Posted Saturday, Feb. 23, 2013, at 7:00 AM
Photo by Brendan Smialowski/Getty Images
The Obama administration told the Supreme Court it was time to declare unconstitutional a ban on federal government benefits outlined in the Defense of Marriage Act. U.S. Solicitor General Donald Verrilli’s brief argues that the 1996 law allows state and federal authorities to discriminate against same-sex couples by denying them benefits common to heterosexual couples, explains NBC News.
It’s hardly surprising that the administration wants the justices to uphold a U.S. federal appeals court ruling that declared DOMA unconstitutional. The White House had already made its position clear on the law. But the brief filed Friday marked the first time a president has endorsed the rights of same-sex couples in the Supreme Court. And some are seeing it as a strong sign that the White House will join the fight to declare California’s ban on gay marriage—Proposition 8—unconstitutional next week, points out Politico. The Obama administration allegedly still hasn’t made a final decision on whether to file a brief in that case.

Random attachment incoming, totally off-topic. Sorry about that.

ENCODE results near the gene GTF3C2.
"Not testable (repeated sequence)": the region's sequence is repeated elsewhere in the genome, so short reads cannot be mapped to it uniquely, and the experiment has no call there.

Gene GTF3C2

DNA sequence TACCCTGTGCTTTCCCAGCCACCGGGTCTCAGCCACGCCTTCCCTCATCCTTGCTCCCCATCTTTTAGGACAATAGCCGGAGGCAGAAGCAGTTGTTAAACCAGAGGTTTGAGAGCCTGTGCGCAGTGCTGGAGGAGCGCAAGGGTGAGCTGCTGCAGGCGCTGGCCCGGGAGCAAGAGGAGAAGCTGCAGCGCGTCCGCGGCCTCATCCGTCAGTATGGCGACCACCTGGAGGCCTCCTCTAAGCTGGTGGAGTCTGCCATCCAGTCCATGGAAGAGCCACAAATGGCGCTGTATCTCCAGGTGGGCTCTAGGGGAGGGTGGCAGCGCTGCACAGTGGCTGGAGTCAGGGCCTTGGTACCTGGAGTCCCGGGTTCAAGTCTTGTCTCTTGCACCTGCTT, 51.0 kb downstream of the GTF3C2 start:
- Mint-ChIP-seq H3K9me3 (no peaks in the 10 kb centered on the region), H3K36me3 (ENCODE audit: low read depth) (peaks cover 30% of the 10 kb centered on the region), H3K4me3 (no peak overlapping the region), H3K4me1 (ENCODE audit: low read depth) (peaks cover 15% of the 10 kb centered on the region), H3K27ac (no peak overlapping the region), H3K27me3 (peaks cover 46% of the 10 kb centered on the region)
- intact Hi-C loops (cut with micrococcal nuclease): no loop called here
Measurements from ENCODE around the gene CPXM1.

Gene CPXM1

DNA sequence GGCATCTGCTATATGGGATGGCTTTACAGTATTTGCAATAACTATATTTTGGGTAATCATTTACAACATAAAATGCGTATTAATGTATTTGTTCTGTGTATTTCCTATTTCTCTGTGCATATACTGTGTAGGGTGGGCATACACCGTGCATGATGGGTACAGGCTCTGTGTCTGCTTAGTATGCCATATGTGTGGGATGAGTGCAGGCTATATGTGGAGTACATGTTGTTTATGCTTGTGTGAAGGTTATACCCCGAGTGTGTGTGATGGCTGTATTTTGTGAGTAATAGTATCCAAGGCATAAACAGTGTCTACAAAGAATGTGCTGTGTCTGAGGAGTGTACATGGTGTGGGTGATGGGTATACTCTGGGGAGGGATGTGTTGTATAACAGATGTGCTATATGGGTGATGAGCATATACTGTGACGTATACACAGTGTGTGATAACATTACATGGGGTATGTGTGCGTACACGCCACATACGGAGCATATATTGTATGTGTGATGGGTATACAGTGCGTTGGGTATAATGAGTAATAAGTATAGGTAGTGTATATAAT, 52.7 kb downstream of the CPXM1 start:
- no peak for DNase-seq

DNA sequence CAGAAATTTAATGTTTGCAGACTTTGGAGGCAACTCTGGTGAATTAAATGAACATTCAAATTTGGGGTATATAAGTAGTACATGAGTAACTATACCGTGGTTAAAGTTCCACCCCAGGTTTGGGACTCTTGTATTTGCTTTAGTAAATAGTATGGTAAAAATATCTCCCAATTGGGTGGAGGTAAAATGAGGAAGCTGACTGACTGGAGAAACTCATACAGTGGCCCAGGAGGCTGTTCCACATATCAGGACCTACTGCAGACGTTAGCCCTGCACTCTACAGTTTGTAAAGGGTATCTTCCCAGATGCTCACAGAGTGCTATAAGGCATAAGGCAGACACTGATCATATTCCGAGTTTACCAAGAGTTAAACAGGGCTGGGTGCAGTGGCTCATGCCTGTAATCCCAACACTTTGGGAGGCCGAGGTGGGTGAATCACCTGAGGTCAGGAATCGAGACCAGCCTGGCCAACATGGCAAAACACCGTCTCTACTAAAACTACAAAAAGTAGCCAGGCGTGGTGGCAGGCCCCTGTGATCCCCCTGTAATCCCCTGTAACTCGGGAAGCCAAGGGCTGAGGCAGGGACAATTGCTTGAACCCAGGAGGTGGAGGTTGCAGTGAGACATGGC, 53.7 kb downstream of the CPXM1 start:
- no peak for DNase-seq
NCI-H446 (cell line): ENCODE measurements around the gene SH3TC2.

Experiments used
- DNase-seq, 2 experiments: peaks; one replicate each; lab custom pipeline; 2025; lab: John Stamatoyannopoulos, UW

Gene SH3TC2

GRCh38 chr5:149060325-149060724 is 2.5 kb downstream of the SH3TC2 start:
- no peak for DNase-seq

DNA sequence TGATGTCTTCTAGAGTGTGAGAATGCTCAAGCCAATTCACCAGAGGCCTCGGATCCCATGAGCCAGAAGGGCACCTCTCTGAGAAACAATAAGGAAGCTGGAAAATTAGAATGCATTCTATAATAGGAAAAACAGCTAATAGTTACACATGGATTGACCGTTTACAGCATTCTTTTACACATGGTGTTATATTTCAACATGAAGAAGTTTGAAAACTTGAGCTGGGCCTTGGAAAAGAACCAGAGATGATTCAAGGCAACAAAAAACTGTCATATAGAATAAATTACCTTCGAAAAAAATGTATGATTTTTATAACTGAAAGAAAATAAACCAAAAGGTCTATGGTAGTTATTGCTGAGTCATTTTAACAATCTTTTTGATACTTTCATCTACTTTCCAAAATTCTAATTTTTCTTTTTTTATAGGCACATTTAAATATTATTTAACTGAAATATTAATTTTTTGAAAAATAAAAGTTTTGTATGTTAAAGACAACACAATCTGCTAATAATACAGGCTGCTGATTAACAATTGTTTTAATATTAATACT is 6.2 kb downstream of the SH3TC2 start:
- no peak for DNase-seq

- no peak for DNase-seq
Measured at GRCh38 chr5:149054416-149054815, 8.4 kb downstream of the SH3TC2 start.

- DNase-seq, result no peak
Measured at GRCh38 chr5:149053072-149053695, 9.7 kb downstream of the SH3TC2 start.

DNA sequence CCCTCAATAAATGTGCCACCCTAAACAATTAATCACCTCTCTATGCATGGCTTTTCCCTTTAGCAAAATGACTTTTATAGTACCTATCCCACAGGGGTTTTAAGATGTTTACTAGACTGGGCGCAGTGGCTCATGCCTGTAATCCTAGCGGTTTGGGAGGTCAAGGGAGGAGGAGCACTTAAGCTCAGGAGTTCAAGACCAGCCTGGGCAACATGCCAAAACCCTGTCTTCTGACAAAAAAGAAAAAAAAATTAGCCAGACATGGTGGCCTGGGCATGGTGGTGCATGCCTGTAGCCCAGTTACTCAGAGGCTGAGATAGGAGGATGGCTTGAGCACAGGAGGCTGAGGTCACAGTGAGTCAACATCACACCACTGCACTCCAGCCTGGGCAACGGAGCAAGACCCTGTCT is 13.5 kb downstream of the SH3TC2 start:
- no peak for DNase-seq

The references in the administration’s brief to California’s Proposition 8 “were subtle and fleeting, but they immediately raised the question of whether the administration was getting into position to come out directly, next week, against that voter-approved ballot measure,” points out SCOTUS Blog.
The lawyers representing the two same-sex couples challenging Proposition 8 have said they still don’t know whether the administration would join their fight. “But those attorneys, and their clients—and, indeed, advocates of same-sex marriage across the country — could well have seen at least some positive signs in the administration brief … even though Proposition 8 is not in play directly in that case,” writes Lyle Denniston in Scotus Blog.
The brief notes that “gay and lesbian people have been subject to a significant history of discrimination in this country,” and adds that simple moral objection to homosexuality is not a valid reason to discriminate. "Moral opposition to homosexuality, though it may reflect deeply held personal views, is not a legitimate policy objective that can justify unequal treatment of gay and lesbian people.”